Spirituality against religion: the role of gender and power

Anna Fedele (CRIA, University Institute of Lisbon)
Kim Knibbe (Groningen University)
Science PCT
Start time:
26 August, 2010 at 11:30
Session slots:

Short abstract:

We invite papers that discuss processes of (gendered) power among people who call themselves 'spiritual' rather than 'religious' and problematize the opposition between these two terms. What kinds of power can we discern despite people's assertions that they only follow 'their own inner voice'?

Long abstract:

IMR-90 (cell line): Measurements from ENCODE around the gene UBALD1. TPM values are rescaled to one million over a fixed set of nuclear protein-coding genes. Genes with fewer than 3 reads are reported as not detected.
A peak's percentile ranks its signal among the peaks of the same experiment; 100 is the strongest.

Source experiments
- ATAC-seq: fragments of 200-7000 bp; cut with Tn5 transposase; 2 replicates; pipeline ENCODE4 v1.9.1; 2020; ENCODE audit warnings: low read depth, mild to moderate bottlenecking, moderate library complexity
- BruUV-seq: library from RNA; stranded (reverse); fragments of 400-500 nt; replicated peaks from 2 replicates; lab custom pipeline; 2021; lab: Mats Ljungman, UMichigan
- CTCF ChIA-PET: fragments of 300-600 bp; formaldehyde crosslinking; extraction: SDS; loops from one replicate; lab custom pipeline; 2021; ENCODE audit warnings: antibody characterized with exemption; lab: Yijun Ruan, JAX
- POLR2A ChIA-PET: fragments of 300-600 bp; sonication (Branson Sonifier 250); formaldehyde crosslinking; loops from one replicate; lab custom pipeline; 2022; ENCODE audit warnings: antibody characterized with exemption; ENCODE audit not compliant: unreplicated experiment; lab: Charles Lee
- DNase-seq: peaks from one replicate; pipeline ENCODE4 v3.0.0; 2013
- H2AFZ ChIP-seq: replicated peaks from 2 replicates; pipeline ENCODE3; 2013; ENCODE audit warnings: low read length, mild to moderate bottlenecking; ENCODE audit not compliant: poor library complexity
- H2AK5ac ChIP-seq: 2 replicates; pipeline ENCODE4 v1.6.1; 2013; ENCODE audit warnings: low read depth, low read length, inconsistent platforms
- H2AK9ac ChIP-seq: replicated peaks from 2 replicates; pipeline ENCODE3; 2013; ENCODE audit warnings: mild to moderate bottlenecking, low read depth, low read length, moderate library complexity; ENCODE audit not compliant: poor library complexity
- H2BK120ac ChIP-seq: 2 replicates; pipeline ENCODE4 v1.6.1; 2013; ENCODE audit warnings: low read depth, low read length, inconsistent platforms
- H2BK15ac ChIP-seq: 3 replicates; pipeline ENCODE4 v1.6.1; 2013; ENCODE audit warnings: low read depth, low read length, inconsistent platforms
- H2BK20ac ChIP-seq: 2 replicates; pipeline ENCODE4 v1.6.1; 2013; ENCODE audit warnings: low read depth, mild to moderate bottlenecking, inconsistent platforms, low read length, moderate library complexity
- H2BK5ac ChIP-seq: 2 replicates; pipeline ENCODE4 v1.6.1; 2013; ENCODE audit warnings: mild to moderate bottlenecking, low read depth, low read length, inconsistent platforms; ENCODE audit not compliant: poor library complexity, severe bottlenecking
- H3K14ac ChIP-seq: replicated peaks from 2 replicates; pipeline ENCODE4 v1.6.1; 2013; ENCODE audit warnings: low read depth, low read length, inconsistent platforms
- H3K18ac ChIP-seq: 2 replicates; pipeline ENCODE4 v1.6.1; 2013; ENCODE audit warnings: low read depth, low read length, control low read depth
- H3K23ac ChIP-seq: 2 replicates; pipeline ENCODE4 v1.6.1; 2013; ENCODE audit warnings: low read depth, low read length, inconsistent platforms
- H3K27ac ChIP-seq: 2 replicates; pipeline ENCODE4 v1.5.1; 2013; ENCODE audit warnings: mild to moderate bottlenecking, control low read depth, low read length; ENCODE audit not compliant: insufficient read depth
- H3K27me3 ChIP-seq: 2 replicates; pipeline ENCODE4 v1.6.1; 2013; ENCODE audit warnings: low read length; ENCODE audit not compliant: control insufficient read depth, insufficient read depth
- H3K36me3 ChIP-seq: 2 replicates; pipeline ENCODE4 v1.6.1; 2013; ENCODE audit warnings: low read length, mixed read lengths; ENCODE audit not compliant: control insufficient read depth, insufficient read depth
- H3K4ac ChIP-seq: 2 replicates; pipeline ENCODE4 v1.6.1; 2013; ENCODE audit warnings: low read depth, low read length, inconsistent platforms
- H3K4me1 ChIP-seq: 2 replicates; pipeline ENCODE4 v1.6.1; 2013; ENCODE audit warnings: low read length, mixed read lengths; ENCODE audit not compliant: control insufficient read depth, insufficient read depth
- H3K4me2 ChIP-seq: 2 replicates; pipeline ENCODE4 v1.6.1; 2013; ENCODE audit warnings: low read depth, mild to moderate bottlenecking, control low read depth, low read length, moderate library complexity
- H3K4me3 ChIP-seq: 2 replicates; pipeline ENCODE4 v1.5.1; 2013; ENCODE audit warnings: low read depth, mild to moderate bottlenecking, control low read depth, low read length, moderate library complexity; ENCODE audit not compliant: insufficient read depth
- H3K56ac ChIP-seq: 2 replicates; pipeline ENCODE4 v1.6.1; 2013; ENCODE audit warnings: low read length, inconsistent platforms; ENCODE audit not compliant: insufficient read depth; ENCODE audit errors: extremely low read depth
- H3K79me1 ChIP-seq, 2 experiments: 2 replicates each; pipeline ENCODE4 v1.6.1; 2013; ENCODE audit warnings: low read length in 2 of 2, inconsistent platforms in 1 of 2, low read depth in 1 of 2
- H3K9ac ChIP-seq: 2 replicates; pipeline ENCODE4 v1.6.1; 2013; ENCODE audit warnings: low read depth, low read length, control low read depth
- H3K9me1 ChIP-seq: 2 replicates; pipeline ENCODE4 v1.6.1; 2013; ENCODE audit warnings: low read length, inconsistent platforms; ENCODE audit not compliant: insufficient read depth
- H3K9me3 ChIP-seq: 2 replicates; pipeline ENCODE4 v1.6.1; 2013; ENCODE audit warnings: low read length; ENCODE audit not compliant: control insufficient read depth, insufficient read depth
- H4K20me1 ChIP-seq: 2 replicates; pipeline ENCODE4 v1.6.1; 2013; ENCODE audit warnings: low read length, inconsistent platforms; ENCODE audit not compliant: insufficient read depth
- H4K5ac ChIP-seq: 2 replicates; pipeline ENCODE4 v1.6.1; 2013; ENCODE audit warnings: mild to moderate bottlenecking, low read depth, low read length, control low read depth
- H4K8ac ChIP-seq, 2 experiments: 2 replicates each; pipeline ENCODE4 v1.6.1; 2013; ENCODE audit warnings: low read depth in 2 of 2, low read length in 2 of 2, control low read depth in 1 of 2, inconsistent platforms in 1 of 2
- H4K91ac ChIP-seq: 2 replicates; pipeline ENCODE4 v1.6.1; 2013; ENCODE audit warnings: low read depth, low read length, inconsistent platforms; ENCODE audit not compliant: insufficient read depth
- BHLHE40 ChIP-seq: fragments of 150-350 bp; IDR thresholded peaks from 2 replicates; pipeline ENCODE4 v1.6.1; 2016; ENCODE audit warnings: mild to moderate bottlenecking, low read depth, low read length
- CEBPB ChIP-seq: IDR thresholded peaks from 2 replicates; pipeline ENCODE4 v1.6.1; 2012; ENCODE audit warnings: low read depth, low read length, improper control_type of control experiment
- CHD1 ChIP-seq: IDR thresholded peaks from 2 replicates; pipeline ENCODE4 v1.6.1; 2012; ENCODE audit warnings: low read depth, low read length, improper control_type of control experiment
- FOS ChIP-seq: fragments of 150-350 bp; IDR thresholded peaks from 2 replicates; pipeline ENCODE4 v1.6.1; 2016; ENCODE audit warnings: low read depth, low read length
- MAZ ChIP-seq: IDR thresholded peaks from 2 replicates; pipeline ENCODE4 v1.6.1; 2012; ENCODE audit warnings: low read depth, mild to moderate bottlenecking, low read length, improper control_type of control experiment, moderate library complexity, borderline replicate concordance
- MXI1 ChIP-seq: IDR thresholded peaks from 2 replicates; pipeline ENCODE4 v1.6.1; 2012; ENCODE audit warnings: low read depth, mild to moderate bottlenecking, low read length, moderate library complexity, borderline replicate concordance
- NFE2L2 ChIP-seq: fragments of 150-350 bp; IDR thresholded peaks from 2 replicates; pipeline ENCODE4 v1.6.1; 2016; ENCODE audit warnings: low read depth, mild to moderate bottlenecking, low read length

In social sciences, the debates about the increasing popularity of alternative spiritualities and the fate of religion in Europe and Northern America has in the past few years been dominated by the thesis that posits a 'shift' from religion, recognizing a transcendent authority outside the self, to spirituality, focused on the inner self as the ultimate authority. This shift is furthermore linked to a broad array of attitudes (Paul Heelas et al. 2005, Peter Berger et al. 2008: 14-15). However, we might wonder whether this thesis does not in fact replicate the internal discourses of alternative spiritualities, obscuring the ways in which the fields of alternative spiritualities are themselves socially structured and the role of various kinds of power in them. What kinds of critique are embedded within the distinction between 'religion' and 'spirituality'? How can we theorize about power in these settings? Gender, for example, is one issue that is hardly addressed except descriptively. Although people might be searching for a 'religion without power', from a social scientific point of view there is no such thing as religion without power. In this panel we want to address the question how the categories 'religion' and 'spirituality' are constructed, how this relates to gender and what theories of power to bring to this field. We invite papers rooted in ethnographic research that explicitly discuss processes of (gendered) power in "New Age" or Neopagan movements or other social and religious movements using the distinction/opposition between religion and spirituality.